The spine program at Steamboat Orthopaedic and Spine Institute (SOSI) delivers access to the highest possible level of spine care to northwest Colorado thanks to a comprehensive program featuring both non-operative and surgical care.
Spine surgeon Dr. J. Alex Sielatycki a board-certified orthopaedic surgeon, along with Dr. Alexis Tracy, a board-certified non-operative spine specialist, work together to provide patients in the region with world-class, total spine care. Jessica Nyquist, a physician assistant, works with Dr. Sielatycki on the surgical side. The overarching goal of the spine program is to help patients return to their previous functional status and improve their quality of life.
With a philosophy to provide the least invasive treatment approach that allows patients to return to their favorite activities, Drs. Sielatycki and Tracy always incorporate conservative, non-operative treatments — such as physical therapy, injections, yoga, and others — in cases where these techniques make sense.
The goal for spine care at SOSI is to provide personalized treatment, offering the right treatment to the right patient at the right time.
Minimally invasive whenever possible
Only about 10 percent of patients seen for spine complaints will benefit from surgery, which is why it’s important to have an extensive screening process with a multidisciplinary approach to pain and function.
“We live in a very healthy and active community and most people want to avoid surgery if possible,” she says. “There are cases when it becomes obvious that the patient needs more immediate surgery, and in these cases, there is no delay in getting the patient a surgical evaluation. We want to improve people’s function and motion and avoid surgery unless we can predict an excellent outcome.”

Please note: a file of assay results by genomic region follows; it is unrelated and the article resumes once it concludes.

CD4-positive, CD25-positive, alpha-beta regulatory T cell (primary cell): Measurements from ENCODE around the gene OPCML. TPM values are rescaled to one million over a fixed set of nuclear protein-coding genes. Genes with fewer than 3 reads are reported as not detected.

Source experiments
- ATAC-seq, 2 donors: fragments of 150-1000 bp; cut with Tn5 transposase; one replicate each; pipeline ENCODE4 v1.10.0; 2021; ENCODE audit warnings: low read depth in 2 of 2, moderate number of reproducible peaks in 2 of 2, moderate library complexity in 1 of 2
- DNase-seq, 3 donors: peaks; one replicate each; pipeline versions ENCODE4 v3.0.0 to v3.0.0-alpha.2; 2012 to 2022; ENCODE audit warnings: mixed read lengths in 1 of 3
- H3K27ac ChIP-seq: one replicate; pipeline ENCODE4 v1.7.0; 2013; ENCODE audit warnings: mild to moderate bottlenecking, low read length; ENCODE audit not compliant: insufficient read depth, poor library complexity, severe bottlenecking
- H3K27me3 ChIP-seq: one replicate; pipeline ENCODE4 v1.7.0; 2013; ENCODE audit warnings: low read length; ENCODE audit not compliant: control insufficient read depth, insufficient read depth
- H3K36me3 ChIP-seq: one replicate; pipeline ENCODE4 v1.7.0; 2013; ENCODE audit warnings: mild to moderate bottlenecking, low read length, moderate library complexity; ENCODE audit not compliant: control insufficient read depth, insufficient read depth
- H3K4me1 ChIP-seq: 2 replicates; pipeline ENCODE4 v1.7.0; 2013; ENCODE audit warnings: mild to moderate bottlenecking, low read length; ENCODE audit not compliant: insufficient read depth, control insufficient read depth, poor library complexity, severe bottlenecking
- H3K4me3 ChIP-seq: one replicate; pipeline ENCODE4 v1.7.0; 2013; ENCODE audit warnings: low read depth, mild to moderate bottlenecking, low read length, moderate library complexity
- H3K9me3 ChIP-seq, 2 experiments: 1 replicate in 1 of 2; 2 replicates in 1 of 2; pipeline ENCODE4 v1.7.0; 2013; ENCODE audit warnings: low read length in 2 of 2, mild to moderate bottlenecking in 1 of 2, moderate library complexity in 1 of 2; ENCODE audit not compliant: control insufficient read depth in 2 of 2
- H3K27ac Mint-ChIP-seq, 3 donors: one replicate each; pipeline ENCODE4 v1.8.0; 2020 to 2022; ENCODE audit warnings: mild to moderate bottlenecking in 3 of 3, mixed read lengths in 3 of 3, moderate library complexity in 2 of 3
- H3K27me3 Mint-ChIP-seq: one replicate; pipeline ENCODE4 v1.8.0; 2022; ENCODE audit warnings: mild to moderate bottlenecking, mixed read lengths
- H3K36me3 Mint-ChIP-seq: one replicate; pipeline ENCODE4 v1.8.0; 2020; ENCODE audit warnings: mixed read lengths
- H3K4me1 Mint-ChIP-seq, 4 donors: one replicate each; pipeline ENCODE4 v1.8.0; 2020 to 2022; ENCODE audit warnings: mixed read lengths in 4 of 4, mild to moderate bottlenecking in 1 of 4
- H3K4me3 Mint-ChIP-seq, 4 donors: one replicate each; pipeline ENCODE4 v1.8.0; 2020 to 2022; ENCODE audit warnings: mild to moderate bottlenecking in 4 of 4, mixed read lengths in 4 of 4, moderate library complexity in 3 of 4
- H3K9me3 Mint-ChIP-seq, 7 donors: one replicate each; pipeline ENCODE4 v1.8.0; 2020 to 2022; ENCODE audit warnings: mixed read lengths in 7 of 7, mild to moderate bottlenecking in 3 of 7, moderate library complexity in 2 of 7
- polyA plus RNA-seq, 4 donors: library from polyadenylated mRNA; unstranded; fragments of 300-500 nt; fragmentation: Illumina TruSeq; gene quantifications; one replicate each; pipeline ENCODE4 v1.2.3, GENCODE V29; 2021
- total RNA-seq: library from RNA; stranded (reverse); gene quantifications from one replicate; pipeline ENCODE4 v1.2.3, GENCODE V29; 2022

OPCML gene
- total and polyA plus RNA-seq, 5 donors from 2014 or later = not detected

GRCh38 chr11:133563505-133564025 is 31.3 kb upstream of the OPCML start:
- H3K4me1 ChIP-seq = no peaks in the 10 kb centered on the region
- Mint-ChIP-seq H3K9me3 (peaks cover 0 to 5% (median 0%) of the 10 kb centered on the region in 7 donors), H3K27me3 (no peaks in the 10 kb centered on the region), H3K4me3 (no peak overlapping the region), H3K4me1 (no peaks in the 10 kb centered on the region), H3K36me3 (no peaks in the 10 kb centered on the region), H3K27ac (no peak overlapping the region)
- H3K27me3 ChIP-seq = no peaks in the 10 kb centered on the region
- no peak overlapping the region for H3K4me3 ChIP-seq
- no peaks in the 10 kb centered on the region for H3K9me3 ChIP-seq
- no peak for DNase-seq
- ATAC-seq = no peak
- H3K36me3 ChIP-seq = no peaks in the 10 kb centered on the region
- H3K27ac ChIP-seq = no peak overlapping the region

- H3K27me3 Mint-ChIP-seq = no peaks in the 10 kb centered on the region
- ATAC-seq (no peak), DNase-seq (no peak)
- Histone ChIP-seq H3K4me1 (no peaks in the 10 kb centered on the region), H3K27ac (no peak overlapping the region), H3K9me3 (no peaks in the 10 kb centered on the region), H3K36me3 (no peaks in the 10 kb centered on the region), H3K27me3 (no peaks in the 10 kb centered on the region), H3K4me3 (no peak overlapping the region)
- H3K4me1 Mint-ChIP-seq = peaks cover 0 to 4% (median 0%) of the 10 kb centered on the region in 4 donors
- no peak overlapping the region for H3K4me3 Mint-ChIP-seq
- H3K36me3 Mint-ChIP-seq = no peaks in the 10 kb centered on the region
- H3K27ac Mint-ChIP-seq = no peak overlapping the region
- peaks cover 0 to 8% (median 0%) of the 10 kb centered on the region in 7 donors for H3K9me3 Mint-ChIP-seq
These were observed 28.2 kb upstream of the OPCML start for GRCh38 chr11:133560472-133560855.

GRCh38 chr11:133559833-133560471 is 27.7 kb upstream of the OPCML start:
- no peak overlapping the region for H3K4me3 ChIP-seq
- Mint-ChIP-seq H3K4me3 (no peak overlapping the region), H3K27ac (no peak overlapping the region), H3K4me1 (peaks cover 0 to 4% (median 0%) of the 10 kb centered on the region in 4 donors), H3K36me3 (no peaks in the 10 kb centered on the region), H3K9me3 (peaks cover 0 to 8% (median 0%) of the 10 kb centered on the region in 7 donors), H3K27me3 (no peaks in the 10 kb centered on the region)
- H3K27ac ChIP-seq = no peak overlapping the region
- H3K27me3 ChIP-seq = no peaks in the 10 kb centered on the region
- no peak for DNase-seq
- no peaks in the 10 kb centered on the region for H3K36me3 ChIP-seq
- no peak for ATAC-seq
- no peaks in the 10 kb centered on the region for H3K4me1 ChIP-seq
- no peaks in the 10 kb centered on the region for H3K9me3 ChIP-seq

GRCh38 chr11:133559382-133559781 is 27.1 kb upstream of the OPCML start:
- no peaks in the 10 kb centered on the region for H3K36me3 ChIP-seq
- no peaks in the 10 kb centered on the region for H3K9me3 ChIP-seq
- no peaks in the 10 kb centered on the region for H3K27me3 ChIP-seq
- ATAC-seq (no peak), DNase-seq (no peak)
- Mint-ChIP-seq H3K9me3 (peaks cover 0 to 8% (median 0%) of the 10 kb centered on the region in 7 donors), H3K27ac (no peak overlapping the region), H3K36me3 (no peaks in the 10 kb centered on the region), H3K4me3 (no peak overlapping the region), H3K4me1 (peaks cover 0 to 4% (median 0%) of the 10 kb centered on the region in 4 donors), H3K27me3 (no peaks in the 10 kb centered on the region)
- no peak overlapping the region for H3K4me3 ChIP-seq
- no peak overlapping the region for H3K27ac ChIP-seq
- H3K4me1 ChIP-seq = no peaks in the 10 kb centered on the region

Dr. Tracy often sees patients initially for accurate diagnosis and conservative treatment options, essentially working as the triage physician for the overall spine program. She provides a full neurological and musculoskeletal examination as well as appropriate imaging such as MRI, which is now available on site at SOSI’s new clinic. Dr. Tracy may provide physical therapy or exercise prescriptions, spinal needle interventions or medication management.
On the surgical side, less invasive options include cervical laminoplasty, laminotomy, lumbar microdiscectomy, cervical-disc replacement, and lumbar-disc replacement. Many of these will be able to be done as outpatient procedures at SOSI’s new Steamboat Surgery Center.
“But there are certain scenarios we know that wouldn’t do as well with those approaches compared to a fusion,” Dr. Sielatycki says. “The downside of spinal-fusion surgery is that it can potentially accelerate breakdown of discs above or below a fusion.
“Minimally invasive isn’t always the best approach. The No. 1 goal is to give the patient a good outcome,” he says. “When you’re looking at indicated spine surgery, the goal is to get pressure off the nerves or spinal cord and do it in the least invasive, most durable way.”
The Steamboat Orthopaedic & Spine Institute comprises a dedicated, local, and highly-trained staff of ten physicians and dozens of medical care and support staff, bringing world-class medicine to northwest Colorado, southern Wyoming, and the surrounding region. Alongside the team of specialists, SOSI also has a physical medicine and rehabilitation specialist and a physiatrist who specializes in the evaluation of spinal and musculoskeletal disorders, non-operative spine care, including epidural injections, and EMG and global orthopaedic assessments.